Parts of Zion off-limits to climbers to protect falcons

Zion National Park is a favorite spring getaway for rock climbers from Southern Nevada, but before you head up there, be aware there are a few closures and changes in effect the next couple of months.

Some of the most popular climbing routes have been temporarily closed since March 1 due to the breeding and nesting of peregrine falcons, a bird of prey. Although peregrine falcons are found on every continent except Antarctica, they were formerly endangered and remain beloved by birdwatchers. Zion is a sanctuary for these birds, and the closures are meant to assure they can breed peacefully. When nesting is disturbed, an avian couple may abandon the site and not nest until the following year.

People love peregrines because of their amazingly fast flying, their aerial acrobatics, and the grace with which they do both. For the same reasons, peregrines historically have been the birds of choice for falconry, once reserved for the use of royalty. They eat mostly other birds and are often trained specifically to catch pest species such as pigeons and starlings around airports, where the latter endanger flights.

Nearly always they take the prey in flight — sometimes in hot pursuit, sometimes with a spectacular dive or “stoop” that knocks the prey out of the air. Peregrines have been timed diving at more than 200 mph! These raptors are usually 13-20 inches with wingspans between 31 and 48 inches as adults. The female usually lays three to four eggs, sometimes more, which are incubated for about 34 days. The females do most of the incubating, depending on the male to supply food. When born, the chicks are covered with white down, but in five to six weeks they are fully feathered and start flying. Even after the chicks fledge they usually stay with their parents for a few months learning how to survive on their own.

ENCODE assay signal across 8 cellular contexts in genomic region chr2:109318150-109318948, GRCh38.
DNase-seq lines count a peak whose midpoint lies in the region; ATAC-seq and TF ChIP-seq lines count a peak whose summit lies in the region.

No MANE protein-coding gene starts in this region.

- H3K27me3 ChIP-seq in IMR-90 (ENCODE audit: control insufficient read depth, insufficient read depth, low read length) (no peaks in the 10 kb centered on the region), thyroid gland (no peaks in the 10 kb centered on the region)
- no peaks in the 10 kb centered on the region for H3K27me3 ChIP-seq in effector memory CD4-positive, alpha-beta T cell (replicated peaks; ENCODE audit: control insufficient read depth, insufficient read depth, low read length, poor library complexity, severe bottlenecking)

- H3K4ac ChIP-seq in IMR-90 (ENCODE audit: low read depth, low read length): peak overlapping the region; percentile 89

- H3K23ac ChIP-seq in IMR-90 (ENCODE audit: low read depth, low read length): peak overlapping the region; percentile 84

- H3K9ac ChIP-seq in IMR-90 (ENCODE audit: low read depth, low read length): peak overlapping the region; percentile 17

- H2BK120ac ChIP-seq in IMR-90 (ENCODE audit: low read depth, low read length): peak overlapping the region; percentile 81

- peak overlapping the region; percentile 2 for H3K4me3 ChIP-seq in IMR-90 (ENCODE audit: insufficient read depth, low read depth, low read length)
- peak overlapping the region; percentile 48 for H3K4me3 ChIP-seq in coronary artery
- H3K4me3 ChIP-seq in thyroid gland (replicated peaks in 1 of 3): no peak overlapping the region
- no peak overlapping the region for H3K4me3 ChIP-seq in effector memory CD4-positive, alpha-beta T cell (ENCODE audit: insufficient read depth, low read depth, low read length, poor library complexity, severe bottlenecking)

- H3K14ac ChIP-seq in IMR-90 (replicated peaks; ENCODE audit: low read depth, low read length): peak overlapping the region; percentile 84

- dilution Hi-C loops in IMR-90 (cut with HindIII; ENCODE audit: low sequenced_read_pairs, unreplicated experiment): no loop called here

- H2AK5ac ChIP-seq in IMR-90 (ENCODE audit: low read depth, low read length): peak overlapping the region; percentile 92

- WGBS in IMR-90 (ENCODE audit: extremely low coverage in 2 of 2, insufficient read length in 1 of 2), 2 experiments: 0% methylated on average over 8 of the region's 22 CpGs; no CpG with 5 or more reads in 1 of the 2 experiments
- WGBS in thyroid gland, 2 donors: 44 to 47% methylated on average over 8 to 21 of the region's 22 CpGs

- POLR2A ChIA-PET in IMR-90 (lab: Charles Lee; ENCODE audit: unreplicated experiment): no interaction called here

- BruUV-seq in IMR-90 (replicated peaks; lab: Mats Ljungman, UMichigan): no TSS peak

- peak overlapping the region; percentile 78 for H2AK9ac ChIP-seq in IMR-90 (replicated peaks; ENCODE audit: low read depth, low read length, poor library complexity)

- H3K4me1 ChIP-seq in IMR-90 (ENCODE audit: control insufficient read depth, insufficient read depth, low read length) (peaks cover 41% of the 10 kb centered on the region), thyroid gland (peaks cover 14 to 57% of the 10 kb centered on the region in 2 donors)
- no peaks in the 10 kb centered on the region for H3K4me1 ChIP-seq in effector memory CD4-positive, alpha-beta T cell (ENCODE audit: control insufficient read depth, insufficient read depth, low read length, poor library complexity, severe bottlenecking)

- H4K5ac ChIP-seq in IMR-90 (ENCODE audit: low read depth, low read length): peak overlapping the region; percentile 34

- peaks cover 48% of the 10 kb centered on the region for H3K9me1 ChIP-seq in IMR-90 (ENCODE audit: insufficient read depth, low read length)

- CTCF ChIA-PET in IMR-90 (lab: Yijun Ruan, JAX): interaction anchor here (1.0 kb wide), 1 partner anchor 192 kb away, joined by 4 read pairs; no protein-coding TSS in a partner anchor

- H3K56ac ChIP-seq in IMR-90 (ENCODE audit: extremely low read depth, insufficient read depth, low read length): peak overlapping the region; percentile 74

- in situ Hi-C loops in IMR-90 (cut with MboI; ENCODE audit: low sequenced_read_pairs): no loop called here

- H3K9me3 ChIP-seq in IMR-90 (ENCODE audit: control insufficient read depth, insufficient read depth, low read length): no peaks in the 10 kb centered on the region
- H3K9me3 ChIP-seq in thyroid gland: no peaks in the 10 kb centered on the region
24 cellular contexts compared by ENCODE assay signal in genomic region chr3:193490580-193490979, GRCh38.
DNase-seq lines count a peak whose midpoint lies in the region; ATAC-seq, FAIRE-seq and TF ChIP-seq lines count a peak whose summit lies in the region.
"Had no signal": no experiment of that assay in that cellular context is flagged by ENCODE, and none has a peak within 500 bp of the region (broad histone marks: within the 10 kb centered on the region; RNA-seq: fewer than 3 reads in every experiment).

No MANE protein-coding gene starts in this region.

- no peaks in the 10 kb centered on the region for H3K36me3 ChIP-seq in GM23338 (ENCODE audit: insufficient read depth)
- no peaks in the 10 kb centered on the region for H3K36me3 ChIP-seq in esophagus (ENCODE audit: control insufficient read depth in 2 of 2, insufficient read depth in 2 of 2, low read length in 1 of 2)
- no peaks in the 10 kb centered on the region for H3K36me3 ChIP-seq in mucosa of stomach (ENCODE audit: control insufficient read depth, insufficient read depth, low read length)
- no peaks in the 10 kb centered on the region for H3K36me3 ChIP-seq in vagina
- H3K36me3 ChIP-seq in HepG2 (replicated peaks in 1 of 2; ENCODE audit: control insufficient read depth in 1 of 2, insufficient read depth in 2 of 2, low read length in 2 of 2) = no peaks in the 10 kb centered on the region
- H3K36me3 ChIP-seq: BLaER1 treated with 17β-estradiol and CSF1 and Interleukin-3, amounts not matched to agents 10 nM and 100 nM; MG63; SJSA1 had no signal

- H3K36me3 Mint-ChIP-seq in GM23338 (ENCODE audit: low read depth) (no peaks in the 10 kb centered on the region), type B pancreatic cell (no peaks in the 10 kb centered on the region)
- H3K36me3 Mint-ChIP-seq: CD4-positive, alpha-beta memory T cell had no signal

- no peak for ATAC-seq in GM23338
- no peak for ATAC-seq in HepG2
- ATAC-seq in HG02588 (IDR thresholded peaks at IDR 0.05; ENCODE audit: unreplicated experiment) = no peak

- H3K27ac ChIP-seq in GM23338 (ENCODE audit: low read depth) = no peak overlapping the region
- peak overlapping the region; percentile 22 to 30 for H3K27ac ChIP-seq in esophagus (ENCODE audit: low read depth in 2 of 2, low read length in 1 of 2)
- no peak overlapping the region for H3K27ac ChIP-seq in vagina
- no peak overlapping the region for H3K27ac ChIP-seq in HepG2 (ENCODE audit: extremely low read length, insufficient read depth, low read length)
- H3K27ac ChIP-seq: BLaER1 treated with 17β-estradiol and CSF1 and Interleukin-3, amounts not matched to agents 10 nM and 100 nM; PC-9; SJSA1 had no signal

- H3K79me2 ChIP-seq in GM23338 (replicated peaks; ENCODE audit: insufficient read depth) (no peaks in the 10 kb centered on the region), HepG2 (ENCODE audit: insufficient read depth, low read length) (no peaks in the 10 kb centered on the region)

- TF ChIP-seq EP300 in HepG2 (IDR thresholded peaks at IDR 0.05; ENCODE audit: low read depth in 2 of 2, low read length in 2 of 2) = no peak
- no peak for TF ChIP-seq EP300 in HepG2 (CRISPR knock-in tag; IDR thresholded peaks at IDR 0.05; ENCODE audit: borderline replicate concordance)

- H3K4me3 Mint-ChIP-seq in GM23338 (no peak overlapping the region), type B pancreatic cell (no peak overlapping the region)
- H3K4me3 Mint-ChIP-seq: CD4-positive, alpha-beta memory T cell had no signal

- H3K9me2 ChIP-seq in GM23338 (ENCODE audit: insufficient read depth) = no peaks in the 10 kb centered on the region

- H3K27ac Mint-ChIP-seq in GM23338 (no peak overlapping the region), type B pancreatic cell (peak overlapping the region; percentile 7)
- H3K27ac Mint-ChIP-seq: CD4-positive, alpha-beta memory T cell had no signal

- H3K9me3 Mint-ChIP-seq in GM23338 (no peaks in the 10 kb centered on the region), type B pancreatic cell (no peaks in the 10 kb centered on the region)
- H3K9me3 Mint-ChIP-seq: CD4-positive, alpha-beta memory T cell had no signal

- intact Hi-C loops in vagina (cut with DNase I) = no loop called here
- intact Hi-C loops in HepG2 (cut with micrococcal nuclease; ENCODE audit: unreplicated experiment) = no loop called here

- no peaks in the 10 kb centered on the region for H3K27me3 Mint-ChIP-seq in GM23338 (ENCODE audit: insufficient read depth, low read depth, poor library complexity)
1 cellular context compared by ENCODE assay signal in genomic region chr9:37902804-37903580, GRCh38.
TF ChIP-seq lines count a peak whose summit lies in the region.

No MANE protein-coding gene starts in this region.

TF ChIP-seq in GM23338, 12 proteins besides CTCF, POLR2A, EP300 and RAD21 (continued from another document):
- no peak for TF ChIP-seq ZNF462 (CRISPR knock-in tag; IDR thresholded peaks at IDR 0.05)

Cliffs that are closed to climbing include Angel’s Landing, Cable Mountain, The Great White Throne, Isaac, The Sentinel, Mountain of the Sun, North Twin Brother, Tunnel Wall, The East Temple, Mount Spry, The Streaked Wall, Mount Kinesava and the middle fork of Taylor Creek.

Once park wildlife biologists do a complete check, usually by late April or early May, cliffs that are not found in use for nesting will be reopened for climbing.

Where nesting takes place the climbing areas will be closed till about late July, after the chicks have fledged. Peregrine falcons were listed as endangered in 1970 under the Endangered Species Act. The main reason was the insecticide DDT, which made the eggs vulnerable and weak. The nation’s ban on DDT that became law in 1972, along with the captive breeding programs implemented, helped the peregrine falcons start to recover in North America. The species was de-listed in 1999.

Deborah Wall’s book “Base Camp Las Vegas: 101 Hikes in the Southwest” ($24.95, Imbrifex) is available on Amazon. She can be reached at deborabus@aol.com.

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